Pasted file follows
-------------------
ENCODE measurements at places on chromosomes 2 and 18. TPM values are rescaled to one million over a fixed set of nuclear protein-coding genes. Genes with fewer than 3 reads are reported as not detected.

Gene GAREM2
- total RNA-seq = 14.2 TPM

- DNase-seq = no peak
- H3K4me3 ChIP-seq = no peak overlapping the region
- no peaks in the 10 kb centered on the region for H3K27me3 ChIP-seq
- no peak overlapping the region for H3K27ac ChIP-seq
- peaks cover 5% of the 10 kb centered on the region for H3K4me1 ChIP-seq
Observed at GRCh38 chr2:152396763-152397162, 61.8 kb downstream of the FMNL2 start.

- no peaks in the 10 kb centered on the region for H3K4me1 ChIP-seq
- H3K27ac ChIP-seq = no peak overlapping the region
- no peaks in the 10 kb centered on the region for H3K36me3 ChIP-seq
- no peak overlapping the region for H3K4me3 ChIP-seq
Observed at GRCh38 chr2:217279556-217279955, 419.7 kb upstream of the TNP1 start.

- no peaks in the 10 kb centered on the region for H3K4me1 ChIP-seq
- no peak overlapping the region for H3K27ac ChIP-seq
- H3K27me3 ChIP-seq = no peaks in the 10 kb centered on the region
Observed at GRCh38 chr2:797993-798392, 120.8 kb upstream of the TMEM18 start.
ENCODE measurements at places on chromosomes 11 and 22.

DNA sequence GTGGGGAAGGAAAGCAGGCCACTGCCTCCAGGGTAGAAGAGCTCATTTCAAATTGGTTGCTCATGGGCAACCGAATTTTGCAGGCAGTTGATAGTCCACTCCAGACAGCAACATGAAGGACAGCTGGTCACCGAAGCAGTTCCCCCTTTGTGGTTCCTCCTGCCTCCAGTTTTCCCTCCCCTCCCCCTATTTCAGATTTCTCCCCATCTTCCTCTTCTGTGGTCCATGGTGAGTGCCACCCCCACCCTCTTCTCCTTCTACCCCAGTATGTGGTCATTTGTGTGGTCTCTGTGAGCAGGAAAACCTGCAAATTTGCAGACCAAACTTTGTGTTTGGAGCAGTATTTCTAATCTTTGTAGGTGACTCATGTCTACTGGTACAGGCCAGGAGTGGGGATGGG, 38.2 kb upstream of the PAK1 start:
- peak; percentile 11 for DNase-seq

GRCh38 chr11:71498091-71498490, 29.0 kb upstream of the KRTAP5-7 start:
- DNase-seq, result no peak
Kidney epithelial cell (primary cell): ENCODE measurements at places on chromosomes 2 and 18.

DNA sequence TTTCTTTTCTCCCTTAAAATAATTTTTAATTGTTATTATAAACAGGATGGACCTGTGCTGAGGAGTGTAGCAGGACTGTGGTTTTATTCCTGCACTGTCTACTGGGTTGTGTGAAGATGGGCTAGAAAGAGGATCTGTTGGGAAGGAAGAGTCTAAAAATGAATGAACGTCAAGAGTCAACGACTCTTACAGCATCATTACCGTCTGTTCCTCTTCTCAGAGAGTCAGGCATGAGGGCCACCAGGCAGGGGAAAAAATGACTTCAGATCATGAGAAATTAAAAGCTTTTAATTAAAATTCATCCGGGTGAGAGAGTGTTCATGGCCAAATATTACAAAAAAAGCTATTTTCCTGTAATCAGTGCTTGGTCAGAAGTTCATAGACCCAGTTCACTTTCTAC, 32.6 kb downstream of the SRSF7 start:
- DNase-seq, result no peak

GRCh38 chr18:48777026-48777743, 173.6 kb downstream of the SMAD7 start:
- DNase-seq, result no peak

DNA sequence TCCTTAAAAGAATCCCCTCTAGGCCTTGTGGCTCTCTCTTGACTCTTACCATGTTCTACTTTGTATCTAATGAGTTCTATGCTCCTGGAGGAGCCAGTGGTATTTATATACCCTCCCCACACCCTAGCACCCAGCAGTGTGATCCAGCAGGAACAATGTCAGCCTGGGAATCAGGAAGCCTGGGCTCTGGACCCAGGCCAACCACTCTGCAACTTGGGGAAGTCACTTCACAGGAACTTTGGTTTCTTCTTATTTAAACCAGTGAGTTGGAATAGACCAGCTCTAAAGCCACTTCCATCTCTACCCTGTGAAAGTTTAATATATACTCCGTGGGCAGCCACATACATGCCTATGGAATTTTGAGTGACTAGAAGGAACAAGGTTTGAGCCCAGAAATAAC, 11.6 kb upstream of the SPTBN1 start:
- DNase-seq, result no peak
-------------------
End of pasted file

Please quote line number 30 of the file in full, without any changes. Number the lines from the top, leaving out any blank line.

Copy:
- DNase-seq, result no peak